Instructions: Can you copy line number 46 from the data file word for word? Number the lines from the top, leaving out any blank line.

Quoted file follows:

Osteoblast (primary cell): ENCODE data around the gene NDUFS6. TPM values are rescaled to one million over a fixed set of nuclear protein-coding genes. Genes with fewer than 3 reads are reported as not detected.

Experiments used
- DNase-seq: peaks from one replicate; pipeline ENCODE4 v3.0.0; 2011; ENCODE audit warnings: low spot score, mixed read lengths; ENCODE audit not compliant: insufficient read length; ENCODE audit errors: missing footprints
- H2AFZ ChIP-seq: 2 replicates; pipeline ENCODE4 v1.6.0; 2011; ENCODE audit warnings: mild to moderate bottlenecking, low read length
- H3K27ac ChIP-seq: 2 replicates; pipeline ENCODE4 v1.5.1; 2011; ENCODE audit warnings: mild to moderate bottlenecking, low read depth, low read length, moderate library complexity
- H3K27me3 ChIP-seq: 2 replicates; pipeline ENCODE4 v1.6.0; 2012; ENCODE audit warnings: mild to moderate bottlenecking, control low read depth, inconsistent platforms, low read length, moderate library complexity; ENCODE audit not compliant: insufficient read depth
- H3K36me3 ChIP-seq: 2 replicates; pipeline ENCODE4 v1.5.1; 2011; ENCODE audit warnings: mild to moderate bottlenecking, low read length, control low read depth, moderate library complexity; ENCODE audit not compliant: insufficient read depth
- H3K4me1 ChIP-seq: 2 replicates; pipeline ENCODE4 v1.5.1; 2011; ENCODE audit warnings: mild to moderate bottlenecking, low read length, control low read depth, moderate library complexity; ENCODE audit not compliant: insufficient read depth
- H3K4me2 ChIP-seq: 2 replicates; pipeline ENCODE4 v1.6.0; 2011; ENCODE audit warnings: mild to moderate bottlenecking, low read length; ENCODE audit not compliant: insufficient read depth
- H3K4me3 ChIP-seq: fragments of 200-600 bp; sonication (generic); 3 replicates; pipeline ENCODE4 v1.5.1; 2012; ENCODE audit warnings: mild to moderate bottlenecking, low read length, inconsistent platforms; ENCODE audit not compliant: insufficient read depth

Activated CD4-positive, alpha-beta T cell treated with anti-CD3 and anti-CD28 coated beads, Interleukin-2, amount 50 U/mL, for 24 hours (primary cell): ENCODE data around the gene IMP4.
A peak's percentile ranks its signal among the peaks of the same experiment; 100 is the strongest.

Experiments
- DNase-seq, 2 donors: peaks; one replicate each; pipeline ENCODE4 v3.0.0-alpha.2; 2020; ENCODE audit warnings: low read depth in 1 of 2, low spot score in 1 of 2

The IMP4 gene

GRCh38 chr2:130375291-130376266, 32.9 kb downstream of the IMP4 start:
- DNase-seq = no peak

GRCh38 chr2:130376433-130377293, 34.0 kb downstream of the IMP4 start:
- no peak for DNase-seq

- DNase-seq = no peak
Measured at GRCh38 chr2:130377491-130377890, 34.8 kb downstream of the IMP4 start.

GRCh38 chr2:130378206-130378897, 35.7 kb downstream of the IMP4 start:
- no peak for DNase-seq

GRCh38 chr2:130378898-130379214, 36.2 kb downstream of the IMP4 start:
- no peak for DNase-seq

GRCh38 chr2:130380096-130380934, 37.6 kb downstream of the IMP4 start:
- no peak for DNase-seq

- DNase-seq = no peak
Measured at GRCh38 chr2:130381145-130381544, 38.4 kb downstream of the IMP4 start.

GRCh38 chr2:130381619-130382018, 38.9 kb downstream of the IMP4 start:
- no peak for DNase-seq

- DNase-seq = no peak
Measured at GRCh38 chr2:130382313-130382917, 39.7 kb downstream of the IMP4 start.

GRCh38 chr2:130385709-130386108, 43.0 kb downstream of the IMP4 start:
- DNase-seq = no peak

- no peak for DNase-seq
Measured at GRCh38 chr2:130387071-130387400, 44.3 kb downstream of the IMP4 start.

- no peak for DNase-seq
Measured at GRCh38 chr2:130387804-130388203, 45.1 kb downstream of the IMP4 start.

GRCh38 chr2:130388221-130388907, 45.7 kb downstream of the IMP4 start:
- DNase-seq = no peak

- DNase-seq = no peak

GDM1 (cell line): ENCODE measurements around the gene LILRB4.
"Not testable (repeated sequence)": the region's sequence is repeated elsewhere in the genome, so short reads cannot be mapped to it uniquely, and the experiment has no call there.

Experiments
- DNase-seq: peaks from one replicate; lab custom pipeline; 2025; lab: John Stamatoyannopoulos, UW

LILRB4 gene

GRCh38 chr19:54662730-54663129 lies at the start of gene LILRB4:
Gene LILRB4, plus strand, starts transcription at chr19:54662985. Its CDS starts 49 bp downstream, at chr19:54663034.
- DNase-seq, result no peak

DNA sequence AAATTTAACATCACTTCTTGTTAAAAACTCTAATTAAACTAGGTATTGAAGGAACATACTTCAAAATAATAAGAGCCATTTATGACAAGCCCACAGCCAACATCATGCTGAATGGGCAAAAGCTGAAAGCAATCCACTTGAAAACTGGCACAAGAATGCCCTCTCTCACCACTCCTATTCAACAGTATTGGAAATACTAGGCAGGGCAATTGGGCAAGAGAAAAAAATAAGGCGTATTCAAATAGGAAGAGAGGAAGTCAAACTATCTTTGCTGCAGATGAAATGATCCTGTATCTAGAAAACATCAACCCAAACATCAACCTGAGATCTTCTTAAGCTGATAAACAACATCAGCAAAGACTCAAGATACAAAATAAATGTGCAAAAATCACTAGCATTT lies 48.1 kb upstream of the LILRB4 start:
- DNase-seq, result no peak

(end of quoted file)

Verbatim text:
- DNase-seq: peaks from one replicate; lab custom pipeline; 2025; lab: John Stamatoyannopoulos, UW